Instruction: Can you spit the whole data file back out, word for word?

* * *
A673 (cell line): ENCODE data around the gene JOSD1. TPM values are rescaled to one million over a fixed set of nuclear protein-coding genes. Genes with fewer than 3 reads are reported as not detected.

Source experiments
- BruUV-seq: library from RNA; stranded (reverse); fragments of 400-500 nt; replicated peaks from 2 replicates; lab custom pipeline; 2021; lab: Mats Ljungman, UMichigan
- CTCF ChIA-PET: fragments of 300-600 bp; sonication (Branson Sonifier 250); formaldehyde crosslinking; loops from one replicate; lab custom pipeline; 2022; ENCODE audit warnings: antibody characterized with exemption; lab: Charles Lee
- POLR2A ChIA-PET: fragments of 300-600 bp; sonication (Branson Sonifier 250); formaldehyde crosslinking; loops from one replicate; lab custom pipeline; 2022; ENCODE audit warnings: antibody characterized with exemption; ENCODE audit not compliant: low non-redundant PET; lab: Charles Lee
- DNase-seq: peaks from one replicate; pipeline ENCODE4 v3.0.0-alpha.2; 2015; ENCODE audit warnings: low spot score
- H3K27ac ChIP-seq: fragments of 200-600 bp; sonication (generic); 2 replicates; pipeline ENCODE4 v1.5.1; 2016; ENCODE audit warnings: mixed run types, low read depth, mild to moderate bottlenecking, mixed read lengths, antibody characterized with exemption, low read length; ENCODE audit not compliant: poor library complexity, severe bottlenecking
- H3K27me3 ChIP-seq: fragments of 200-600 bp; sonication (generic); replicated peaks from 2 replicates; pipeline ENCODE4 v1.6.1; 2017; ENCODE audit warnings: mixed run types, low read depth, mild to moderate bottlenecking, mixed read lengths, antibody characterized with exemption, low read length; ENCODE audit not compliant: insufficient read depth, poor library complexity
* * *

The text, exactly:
A673 (cell line): ENCODE data around the gene JOSD1. TPM values are rescaled to one million over a fixed set of nuclear protein-coding genes. Genes with fewer than 3 reads are reported as not detected.

Source experiments
- BruUV-seq: library from RNA; stranded (reverse); fragments of 400-500 nt; replicated peaks from 2 replicates; lab custom pipeline; 2021; lab: Mats Ljungman, UMichigan
- CTCF ChIA-PET: fragments of 300-600 bp; sonication (Branson Sonifier 250); formaldehyde crosslinking; loops from one replicate; lab custom pipeline; 2022; ENCODE audit warnings: antibody characterized with exemption; lab: Charles Lee
- POLR2A ChIA-PET: fragments of 300-600 bp; sonication (Branson Sonifier 250); formaldehyde crosslinking; loops from one replicate; lab custom pipeline; 2022; ENCODE audit warnings: antibody characterized with exemption; ENCODE audit not compliant: low non-redundant PET; lab: Charles Lee
- DNase-seq: peaks from one replicate; pipeline ENCODE4 v3.0.0-alpha.2; 2015; ENCODE audit warnings: low spot score
- H3K27ac ChIP-seq: fragments of 200-600 bp; sonication (generic); 2 replicates; pipeline ENCODE4 v1.5.1; 2016; ENCODE audit warnings: mixed run types, low read depth, mild to moderate bottlenecking, mixed read lengths, antibody characterized with exemption, low read length; ENCODE audit not compliant: poor library complexity, severe bottlenecking
- H3K27me3 ChIP-seq: fragments of 200-600 bp; sonication (generic); replicated peaks from 2 replicates; pipeline ENCODE4 v1.6.1; 2017; ENCODE audit warnings: mixed run types, low read depth, mild to moderate bottlenecking, mixed read lengths, antibody characterized with exemption, low read length; ENCODE audit not compliant: insufficient read depth, poor library complexity